What makes you curious? Have you ever noticed how happy you are when you pursue a curiosity? Imagine what it would be like to work on a team where every person is encouraged to pursue curiosities that advance the organization’s mission. There is no doubt in my mind human curiosity plays an important role in building healthy, vibrant organizational cultures

This week I have been thinking about human curiosity because I have read about Alan Turing, Larry Page, Airbnb, and visited a unique college-alternative in Amesbury, Massachusetts called InventiveLabs. At the center of all these stories is curiosity.

Alan Turing. Most people have never heard of Alan Turing. This week the movie The Imitation Game opened in theaters, and it tells the story of how Turing’s curiosity to invent a machine that could out-think the human mind helped win World War II.

During the war, the Germans had invented and were using a special mechanical machine called the Enigma for enciphering and deciphering secret messages. This machine used a number of random computations to mix up letters so that messages and orders could be sent from German leaders to their field commanders without the British and American forces being able to break the code. The randomness of the Enigma’s coding made it appear unbreakable, and it was for many years. But thanks in part to the genius and curiosity of Turing, who invented an electromechanical machine that could find settings for the Enigma machine and secretly break the codes, we learned in advance what the Germans were going to do. And, according to Winston Churchill, Turing’s work shortened the War by two to four years.

Larry Page. This month Fortune magazine named Larry Page, the CEO and one of the founders of Google, its Businessperson of the Year. While we have all read about the creative work environment at Google, I think Page’s infectious curiosity is what drives its success. Page’s mantra “Dream it, then go build it” encourages individuals on the Google team and in its “moonshot factory” to be curious. The article points to projects like high-tech balloons, nanoparticles, and robots. Often, the larger a company gets, the less employee curiosity is encouraged. So far at Google, it is still flourishing due largely to Page’s curiosity leadership.

Airbnb. Brian Chesky and Joe Gebbia were curious one day back in 2008. Strapped for cash, the two wondered if they could rent-out floor space and air mattresses in their apartment to convention attendees in San Francisco. Knowing their low price would attract budget conscious attendees, they used e-mail and a quick website to test their idea. Shortly thereafter they, along with another tech saavy friend of Gebbia, Nathan Blecharczyk, upgraded their website. They targeted a large tech convention in Austin and the Democratic National Convention in Denver and had modest success.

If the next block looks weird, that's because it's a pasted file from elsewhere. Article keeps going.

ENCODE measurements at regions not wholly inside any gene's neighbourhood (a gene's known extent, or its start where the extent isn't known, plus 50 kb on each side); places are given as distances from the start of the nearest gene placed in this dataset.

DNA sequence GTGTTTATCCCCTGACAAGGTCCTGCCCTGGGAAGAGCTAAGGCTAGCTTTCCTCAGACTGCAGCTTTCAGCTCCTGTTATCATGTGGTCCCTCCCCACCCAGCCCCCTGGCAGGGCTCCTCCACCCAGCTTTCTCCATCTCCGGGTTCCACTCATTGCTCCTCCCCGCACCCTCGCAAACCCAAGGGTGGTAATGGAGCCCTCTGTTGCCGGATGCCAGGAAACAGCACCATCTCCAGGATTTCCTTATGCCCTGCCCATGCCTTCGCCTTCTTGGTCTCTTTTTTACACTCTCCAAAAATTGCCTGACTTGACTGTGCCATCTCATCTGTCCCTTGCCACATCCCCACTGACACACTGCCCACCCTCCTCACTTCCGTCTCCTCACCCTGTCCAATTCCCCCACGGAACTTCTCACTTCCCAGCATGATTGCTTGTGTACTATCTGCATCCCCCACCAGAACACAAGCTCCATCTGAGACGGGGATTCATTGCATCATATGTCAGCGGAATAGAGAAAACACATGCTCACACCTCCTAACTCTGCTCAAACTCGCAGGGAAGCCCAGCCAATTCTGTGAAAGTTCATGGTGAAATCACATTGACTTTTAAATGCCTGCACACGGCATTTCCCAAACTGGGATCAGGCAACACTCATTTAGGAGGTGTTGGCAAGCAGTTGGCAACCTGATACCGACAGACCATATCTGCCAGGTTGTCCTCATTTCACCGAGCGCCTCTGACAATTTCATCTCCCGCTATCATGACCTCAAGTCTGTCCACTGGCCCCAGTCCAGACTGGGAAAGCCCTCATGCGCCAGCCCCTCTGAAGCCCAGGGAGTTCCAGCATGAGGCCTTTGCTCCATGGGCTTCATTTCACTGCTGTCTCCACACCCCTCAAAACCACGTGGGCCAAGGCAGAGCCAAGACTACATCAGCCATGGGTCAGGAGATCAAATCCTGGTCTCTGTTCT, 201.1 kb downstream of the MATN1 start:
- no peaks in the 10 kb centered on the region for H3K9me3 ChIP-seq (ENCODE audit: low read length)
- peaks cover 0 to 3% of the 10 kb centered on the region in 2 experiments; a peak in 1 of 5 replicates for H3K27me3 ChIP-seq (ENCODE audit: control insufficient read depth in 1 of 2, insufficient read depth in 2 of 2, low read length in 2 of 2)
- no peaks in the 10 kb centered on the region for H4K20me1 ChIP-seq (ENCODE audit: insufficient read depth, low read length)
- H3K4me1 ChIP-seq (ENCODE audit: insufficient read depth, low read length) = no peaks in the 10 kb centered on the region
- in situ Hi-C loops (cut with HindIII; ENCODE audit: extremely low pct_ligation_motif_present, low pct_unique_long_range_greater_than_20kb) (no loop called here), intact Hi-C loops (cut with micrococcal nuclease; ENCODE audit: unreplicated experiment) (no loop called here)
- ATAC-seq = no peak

The Founders of Airbnb

Still curious and strapped for cash, they got involved with the start-up incubator Y Combination and received good advice – go focus on New York City. The rest is history. Airbnb this year matched 10 million curious visitors with homeowners with space to spare. Their website now has 800,000 unit listings and, according to Inc. magazine,who named Airbnb Business of the Year, they are larger than any hotel chain in the world.

InventiveLabs

InventiveLabs. College is not for everyone, and a small start-up in Amesbury, Massachuetts knows it. The founders had a unique idea for those high school graduates who decided college was not for them: come here and be curious. Located on the top floor of a remodeled mill, InventiveLabs has all the space and tools for young people to explore their curiosities and, hopefully, create ideas that can be developed into small businesses. If you are curious how one of the founders displays his resume, you can see Tom Bergeron’s resume “map” here.

This morning on the Today Show I saw a story about a curious cat that found its way into a family’s moving box. The family sadly couldn’t find their cat and had to move thousands of miles away without it. Then, some 36 days later, when the family unpacked a box at their new home, the cat appeared – alive and pretty well.

So, curiosity does not always kill the cat.

As I visit our teams and company clients I am now looking for how organizations effectively harness the power of personal curiosity. I hope you will look as well and share examples you see of innovative curiosity in your organizations.

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